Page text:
A Gift for a New Bride

by Valerie Seiber


May 25th marks an important  anniversary in the lives of Milton and Catherine Hershey – their wedding day. The couple met in 1897 at A.D. Work’s Confectionery shop in Jamestown, New York.  Mr. Hershey was there tending to business matters for the Lancaster Caramel Company, while Catherine Sweeney was socializing and enjoying confectionery sweets with friends.

Catherine Sweeney Hershey, c.1910 (Courtesy Hershey Community Archives)

On July 6, 1871, Catherine Elizabeth Sweeney was born in Jamestown, NY to Irish-Catholic immigrant parents, Michael and Catherine (Maloney) Sweeney. The Sweeney family had a son and three daughters to support. As the oldest daughter, Kitty, as she was known, left high school during her senior year to help support her family and gained employment as a shop girl. Her wit and bubbly personality were well suited for attracting customers to the jewelry store where she worked. These same traits are probably what caught Milton Hershey’s eye.

Hair brush, Gorham Manufacturing Company, 1898

As a successful businessman, Milton Hershey had the means to woo his young sweetheart with candy and flowers. Never one for writing letters, Milton sent telegrams to Kitty between visits. Their courtship continued even after Kitty moved to New York City and found work in the ribbon department of Altman’s department store. On May 25, 1898 the couple married in the rectory of Saint Patrick’s Cathedral.

A 20-piece toiletry set given to Kitty Hershey as a wedding present

In the museum’s collection is a 20-piece silver toiletry set engraved with Catherine’s initials, “KSH,” the K for Kitty. The set, manufactured by the Gorham Manufacturing Company in 1898, is believed to be Milton’s wedding gift to his new bride.  The set consists of a jewelry box, hair brush, hand mirror, curling iron, nail file, nail cleaner, buffer, manicure scissors, puff box, soap case, pin tray, cosmetic container, buttonhooks for gloves and shoes, shoehorn, and five different brushes for clothes, collars, coats, and hats! Basically everything an Edwardian lady needs for personal grooming and dressing. (Think Lady Mary and her maid, Anna in Downton Abbey!)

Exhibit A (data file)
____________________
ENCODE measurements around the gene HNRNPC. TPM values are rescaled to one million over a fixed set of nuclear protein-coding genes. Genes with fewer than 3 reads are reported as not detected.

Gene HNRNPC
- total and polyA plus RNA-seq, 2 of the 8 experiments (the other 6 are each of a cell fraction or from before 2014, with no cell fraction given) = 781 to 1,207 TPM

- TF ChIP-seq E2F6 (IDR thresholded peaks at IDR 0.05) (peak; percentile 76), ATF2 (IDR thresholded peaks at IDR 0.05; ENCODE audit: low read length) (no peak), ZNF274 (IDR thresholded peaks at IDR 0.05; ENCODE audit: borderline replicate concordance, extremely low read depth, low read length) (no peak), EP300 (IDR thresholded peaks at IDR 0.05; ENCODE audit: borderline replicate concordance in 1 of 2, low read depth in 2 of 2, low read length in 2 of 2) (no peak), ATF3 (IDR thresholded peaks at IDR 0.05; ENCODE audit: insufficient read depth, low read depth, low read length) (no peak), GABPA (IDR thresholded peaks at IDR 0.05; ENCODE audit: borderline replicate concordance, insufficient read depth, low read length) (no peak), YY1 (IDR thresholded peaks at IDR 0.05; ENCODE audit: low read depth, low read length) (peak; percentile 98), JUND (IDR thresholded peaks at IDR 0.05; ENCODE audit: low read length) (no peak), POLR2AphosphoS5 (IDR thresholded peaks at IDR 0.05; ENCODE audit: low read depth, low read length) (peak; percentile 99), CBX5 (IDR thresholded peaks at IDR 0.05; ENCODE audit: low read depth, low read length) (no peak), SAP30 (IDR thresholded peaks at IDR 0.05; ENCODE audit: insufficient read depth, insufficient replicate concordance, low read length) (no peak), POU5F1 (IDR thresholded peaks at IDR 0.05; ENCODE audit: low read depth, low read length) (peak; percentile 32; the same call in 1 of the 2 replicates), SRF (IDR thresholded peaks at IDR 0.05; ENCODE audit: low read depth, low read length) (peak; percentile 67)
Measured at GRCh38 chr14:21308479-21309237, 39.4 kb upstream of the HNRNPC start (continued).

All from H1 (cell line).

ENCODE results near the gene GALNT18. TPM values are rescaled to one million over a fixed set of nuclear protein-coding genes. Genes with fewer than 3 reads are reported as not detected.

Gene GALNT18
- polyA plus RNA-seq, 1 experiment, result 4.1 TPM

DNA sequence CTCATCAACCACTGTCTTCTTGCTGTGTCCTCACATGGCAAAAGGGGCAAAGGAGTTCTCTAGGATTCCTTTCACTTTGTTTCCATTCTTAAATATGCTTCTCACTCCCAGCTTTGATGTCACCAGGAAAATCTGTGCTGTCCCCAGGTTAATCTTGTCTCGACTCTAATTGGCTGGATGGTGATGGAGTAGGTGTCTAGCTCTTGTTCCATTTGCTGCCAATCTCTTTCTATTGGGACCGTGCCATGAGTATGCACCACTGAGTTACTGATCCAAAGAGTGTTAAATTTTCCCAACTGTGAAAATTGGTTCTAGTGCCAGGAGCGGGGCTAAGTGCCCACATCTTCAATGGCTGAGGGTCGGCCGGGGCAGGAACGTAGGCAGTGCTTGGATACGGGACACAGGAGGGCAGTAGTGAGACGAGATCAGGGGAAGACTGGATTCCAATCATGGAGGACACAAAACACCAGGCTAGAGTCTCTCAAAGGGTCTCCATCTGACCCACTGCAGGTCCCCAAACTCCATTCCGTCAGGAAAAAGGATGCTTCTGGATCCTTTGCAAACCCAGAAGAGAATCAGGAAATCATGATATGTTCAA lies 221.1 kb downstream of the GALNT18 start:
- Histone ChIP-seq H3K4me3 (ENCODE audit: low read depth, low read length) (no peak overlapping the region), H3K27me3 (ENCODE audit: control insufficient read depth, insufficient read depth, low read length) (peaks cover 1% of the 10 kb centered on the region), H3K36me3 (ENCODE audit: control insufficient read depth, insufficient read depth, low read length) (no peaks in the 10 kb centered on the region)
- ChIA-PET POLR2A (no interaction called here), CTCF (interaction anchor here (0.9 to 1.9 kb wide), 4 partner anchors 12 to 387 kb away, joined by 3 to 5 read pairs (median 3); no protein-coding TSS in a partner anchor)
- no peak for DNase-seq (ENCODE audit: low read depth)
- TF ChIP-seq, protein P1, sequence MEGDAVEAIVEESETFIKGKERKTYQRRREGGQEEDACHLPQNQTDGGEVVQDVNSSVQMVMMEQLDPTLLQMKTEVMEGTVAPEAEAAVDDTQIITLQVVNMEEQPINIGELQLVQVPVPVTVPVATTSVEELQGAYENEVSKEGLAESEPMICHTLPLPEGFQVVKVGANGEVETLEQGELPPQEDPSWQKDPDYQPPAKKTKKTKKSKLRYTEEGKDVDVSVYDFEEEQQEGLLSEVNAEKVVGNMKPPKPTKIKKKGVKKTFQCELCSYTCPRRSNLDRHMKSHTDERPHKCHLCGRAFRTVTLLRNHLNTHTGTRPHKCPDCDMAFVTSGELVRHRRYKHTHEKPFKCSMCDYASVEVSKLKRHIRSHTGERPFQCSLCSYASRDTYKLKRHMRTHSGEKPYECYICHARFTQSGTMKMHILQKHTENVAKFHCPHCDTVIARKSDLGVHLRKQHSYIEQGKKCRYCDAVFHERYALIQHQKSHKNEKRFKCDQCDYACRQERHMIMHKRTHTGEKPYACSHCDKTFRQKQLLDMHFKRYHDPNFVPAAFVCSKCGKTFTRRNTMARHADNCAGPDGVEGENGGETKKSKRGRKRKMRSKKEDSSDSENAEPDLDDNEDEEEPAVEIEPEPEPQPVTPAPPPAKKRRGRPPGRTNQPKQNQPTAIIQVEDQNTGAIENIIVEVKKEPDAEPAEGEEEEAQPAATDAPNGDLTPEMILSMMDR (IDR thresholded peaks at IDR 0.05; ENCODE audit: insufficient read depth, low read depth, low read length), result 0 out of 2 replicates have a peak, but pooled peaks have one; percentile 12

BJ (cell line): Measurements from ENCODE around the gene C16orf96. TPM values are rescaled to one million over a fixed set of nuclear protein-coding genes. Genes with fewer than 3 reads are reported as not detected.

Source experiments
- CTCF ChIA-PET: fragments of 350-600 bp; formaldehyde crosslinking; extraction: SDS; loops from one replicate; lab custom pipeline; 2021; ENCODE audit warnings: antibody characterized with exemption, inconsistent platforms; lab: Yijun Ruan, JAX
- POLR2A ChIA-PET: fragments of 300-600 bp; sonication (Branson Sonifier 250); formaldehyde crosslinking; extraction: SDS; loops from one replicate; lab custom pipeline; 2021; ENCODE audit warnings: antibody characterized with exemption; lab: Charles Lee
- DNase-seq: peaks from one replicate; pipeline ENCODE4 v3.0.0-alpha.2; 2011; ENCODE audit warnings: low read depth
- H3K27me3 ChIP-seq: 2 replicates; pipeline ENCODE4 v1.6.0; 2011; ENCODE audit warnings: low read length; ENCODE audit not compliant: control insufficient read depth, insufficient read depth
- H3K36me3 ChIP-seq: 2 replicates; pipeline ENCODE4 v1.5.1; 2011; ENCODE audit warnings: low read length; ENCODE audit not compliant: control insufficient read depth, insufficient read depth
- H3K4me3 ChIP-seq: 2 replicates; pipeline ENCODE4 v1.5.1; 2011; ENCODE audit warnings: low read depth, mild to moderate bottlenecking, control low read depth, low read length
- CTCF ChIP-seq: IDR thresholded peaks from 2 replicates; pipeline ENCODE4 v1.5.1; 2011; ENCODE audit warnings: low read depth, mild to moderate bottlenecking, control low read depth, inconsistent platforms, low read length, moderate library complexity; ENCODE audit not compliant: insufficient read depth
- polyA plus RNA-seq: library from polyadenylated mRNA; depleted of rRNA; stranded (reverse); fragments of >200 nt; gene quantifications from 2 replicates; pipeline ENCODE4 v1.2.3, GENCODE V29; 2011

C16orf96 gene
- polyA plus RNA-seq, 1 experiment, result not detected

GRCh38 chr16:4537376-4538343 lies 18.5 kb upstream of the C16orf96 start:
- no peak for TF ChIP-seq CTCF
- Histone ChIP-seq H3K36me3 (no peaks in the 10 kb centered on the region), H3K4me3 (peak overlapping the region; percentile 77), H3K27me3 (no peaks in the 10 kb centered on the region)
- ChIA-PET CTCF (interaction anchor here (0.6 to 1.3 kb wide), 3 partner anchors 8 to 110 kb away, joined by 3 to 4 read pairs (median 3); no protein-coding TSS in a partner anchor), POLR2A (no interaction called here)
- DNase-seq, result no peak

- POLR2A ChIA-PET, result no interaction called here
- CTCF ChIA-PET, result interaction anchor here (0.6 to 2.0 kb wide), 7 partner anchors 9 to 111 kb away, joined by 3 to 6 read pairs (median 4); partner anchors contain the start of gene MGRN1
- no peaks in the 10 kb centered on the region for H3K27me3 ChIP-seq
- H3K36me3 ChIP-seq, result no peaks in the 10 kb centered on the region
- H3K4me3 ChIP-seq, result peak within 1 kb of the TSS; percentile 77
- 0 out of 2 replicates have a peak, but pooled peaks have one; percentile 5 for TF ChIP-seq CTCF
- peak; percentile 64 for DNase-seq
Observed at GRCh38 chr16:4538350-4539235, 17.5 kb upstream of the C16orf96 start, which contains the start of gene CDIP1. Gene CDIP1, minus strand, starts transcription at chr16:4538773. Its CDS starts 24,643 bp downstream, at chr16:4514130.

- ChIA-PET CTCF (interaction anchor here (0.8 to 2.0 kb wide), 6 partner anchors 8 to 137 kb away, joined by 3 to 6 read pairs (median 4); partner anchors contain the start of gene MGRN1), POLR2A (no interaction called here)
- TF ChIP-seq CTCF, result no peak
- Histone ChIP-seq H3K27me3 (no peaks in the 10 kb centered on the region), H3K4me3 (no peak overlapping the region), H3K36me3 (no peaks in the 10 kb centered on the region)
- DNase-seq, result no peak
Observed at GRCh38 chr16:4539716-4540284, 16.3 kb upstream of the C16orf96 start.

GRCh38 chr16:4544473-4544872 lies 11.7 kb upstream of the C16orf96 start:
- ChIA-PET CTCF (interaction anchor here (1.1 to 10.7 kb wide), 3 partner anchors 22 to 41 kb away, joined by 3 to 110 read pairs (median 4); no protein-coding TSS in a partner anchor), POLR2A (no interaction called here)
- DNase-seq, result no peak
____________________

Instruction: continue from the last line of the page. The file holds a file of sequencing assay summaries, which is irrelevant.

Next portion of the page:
Left: coat brush. Right: hat brush

Made in repoussé[1], the set is decorated with roses, Kitty’s favorite flower.  Founded by Jabez Gorham around 1831 in Providence, Rhode Island, the Gorham Company initially made spoons and other small wares such as combs, thimbles and jewelry. Jabez’s son John took over the company in 1847 and sought to expand manufacturing. He mechanized production and consulted with Europe’s master silver craftsmen to train his American workers. During the heyday of American silver manufacturing, the Gorham Company became quite influential, opening a store in Manhattan, New York in 1884.

Left: buttonhooks for gloves and shoes. Right: nail file and cleaner


Curling iron with alcohol burner for heating the iron
Curling iron with alcohol burner for heating the iron

A loving relationship, Milton and Kitty’s marriage was cut short when she died in 1915. Mr. Hershey never remarried and is said to have kept her photograph with him at all times. Many years later in 1941, the toiletry set was given again as a wedding gift, but this time to the daughter of Ezra Hershey, Mr. Hershey’s cousin. The set remained in the family’s possession until it was donated to the museum in 2005. Select pieces of the set are displayed in The Hershey Story’s permanent exhibits.

[1] Repoussé: shaped or ornamented with patterns in relief made by hammering or pressing on the reverse side

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